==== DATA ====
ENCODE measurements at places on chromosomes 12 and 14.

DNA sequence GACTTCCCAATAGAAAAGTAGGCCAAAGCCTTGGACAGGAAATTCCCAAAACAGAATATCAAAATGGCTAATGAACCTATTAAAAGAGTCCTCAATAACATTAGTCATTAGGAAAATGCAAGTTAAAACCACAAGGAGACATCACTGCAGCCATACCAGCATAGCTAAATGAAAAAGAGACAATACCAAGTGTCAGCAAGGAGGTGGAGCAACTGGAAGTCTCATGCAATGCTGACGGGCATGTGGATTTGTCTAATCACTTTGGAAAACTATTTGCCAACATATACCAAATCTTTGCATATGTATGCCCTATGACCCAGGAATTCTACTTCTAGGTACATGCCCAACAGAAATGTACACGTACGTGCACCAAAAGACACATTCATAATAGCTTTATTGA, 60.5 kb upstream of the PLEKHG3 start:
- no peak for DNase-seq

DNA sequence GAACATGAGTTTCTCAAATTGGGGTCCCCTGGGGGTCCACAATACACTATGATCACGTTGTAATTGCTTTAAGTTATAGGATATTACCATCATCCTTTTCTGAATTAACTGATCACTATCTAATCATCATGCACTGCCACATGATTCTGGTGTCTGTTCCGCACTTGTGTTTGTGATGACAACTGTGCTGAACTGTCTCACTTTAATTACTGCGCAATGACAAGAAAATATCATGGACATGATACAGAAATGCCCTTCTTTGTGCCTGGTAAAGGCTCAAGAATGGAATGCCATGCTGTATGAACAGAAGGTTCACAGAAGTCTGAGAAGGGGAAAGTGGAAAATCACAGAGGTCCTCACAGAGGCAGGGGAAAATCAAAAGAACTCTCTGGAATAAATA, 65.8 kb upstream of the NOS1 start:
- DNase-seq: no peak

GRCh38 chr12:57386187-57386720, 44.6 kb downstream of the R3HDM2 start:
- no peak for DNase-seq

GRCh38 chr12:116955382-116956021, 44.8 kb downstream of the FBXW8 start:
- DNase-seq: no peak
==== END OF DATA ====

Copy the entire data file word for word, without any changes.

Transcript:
ENCODE measurements at places on chromosomes 12 and 14.

DNA sequence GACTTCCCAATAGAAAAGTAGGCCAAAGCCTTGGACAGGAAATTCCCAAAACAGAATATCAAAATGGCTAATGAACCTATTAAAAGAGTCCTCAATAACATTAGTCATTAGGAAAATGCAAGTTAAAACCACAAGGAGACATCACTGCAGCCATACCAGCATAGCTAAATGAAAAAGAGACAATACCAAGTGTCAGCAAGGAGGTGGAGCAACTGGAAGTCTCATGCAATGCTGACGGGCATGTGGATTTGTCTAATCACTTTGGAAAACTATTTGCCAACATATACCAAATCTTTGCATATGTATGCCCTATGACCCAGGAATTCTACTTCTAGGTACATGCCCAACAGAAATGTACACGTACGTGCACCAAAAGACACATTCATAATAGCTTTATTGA, 60.5 kb upstream of the PLEKHG3 start:
- no peak for DNase-seq

DNA sequence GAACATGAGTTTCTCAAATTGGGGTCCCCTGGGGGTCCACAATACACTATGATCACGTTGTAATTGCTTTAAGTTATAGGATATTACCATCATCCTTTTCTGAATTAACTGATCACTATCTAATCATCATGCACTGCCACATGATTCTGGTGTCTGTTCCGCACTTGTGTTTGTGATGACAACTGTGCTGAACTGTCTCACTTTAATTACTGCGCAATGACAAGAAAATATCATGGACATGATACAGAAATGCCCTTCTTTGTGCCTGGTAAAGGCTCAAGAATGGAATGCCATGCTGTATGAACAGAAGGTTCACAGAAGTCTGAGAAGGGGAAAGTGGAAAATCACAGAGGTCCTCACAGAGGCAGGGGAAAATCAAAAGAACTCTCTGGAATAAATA, 65.8 kb upstream of the NOS1 start:
- DNase-seq: no peak

GRCh38 chr12:57386187-57386720, 44.6 kb downstream of the R3HDM2 start:
- no peak for DNase-seq

GRCh38 chr12:116955382-116956021, 44.8 kb downstream of the FBXW8 start:
- DNase-seq: no peak